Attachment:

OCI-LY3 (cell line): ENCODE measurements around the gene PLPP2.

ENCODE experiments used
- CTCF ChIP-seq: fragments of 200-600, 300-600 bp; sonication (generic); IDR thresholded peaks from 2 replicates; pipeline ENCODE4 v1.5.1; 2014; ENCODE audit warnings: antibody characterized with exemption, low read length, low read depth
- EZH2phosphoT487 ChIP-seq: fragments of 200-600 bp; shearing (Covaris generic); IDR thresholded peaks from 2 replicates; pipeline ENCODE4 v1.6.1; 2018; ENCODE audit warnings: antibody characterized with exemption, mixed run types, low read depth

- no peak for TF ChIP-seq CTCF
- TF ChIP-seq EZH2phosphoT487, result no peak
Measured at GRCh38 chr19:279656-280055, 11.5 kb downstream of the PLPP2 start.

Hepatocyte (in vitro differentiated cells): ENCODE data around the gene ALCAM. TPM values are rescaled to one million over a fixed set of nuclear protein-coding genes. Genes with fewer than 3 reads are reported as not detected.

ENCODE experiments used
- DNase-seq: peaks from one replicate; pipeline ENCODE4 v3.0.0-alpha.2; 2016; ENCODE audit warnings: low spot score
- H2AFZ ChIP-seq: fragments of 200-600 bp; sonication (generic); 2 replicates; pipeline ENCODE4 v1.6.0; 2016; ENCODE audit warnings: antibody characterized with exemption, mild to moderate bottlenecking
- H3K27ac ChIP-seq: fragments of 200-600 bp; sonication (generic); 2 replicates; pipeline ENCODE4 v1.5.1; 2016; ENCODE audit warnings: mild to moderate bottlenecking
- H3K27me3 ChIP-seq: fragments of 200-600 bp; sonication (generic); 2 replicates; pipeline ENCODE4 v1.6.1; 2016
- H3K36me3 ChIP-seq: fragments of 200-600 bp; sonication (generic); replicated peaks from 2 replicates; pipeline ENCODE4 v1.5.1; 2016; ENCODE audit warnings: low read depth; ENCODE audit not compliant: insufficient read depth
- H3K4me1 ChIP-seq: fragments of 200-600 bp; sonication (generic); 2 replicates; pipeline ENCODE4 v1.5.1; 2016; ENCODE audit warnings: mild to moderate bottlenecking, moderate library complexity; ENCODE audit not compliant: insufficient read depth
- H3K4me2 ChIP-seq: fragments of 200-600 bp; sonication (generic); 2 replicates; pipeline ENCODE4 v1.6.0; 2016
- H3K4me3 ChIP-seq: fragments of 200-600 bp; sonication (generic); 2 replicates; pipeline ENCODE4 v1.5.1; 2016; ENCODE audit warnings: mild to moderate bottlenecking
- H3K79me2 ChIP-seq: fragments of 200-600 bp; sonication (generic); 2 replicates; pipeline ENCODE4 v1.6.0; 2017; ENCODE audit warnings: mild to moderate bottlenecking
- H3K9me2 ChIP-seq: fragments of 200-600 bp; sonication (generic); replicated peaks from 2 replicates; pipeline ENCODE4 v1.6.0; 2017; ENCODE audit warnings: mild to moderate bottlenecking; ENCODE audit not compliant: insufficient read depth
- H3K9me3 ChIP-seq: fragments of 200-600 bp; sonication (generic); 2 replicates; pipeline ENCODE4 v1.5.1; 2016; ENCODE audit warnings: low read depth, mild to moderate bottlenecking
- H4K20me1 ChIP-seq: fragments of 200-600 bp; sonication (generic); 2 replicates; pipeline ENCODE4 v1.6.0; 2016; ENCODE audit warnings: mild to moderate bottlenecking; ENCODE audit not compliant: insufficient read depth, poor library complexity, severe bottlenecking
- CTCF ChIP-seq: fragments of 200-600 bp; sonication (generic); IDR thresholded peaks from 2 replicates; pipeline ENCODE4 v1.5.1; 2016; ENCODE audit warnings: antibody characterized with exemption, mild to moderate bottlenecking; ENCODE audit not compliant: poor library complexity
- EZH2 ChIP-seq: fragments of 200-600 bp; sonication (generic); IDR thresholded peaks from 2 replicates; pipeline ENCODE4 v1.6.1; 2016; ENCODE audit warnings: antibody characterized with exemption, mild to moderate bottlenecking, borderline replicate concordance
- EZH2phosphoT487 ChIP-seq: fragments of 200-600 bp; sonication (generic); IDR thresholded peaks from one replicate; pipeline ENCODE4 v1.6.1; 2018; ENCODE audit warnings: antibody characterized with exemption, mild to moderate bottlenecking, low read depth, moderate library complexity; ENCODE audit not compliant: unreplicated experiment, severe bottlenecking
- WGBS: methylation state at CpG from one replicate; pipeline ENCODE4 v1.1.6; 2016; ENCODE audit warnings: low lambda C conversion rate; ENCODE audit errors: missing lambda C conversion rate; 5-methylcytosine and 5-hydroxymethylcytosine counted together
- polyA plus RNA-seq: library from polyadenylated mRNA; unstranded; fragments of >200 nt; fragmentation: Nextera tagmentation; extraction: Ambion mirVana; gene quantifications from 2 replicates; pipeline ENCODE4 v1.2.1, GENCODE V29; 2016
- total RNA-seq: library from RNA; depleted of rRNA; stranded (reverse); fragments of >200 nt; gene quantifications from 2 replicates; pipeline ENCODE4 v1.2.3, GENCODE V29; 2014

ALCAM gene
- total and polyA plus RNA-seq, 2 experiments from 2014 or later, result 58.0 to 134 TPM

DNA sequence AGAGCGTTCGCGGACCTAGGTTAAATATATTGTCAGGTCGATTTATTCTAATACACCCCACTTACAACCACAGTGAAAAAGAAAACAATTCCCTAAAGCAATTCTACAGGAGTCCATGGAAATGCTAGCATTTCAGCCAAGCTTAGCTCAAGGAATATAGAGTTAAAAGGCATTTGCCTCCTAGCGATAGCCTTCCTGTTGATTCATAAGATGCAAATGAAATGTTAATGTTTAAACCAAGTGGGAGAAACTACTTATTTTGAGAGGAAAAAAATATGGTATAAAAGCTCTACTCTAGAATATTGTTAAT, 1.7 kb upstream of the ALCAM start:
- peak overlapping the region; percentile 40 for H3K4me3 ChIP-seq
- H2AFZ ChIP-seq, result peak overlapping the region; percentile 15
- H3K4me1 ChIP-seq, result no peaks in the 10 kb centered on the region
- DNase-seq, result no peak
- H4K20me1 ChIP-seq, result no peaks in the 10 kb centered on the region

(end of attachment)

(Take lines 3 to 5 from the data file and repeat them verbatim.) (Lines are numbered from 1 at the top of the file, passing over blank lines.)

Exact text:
- CTCF ChIP-seq: fragments of 200-600, 300-600 bp; sonication (generic); IDR thresholded peaks from 2 replicates; pipeline ENCODE4 v1.5.1; 2014; ENCODE audit warnings: antibody characterized with exemption, low read length, low read depth
- EZH2phosphoT487 ChIP-seq: fragments of 200-600 bp; shearing (Covaris generic); IDR thresholded peaks from 2 replicates; pipeline ENCODE4 v1.6.1; 2018; ENCODE audit warnings: antibody characterized with exemption, mixed run types, low read depth

- no peak for TF ChIP-seq CTCF